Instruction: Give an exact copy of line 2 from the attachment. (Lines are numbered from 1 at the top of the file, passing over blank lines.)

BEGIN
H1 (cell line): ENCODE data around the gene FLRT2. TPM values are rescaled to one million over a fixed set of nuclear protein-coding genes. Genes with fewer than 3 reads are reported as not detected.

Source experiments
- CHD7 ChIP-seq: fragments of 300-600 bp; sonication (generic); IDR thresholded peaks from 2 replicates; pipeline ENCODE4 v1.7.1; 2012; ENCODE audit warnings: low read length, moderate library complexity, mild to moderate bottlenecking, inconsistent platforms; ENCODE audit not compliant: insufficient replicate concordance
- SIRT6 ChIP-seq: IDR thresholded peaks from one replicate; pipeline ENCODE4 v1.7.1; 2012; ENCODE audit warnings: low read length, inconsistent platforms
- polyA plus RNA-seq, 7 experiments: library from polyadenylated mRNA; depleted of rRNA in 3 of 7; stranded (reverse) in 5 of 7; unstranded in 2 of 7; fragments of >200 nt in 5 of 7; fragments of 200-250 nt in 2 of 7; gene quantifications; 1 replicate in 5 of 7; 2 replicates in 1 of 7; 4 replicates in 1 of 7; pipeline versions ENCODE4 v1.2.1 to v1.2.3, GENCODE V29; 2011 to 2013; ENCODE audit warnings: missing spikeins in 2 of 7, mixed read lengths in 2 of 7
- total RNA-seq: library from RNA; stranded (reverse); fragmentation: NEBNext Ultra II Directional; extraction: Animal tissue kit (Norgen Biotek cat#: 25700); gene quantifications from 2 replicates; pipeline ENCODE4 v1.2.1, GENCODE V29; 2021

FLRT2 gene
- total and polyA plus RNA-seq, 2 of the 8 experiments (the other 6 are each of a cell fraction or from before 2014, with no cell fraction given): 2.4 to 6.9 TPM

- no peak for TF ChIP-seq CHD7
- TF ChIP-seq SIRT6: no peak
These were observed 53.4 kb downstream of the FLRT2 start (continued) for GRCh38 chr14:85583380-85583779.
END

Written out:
Source experiments